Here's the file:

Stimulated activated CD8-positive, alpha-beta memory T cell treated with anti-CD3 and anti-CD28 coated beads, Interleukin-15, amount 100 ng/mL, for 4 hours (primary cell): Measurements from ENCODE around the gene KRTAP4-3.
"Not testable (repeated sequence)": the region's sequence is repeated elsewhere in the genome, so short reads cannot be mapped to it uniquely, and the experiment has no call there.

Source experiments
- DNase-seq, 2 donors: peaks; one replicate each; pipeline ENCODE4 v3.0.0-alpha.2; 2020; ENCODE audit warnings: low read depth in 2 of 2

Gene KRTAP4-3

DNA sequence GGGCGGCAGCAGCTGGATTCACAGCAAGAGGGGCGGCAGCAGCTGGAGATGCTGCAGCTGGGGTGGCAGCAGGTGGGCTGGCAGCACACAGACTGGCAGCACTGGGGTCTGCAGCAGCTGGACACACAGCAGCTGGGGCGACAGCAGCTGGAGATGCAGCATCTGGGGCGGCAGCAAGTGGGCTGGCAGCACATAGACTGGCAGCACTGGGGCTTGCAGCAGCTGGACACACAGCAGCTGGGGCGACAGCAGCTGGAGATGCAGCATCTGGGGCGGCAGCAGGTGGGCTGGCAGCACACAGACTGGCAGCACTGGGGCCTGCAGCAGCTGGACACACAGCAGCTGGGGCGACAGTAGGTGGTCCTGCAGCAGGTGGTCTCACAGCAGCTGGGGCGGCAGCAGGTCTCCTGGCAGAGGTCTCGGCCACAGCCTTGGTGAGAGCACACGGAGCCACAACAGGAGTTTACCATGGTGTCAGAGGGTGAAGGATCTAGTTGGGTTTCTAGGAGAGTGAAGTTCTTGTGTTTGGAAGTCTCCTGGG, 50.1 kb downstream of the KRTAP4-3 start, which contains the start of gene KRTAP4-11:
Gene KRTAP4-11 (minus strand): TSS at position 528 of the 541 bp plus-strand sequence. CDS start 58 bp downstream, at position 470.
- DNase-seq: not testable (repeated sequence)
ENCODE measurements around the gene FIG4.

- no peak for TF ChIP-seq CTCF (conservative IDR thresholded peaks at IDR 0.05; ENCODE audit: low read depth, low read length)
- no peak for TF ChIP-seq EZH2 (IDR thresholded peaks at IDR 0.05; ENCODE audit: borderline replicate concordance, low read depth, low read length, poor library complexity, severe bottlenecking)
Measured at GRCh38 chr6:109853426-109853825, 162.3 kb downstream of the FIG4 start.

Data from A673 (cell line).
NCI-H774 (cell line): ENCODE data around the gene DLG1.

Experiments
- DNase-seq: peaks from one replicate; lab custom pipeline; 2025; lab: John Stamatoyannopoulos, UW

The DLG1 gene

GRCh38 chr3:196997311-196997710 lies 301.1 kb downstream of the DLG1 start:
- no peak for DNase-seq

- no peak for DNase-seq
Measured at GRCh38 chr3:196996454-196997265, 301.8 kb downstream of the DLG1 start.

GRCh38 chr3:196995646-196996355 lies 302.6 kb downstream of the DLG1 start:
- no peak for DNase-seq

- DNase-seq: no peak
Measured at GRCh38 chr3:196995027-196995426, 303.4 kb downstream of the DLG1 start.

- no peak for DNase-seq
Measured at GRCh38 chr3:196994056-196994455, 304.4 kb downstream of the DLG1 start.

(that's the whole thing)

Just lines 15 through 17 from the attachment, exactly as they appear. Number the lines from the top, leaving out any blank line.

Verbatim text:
Experiments
- DNase-seq: peaks from one replicate; lab custom pipeline; 2025; lab: John Stamatoyannopoulos, UW

The DLG1 gene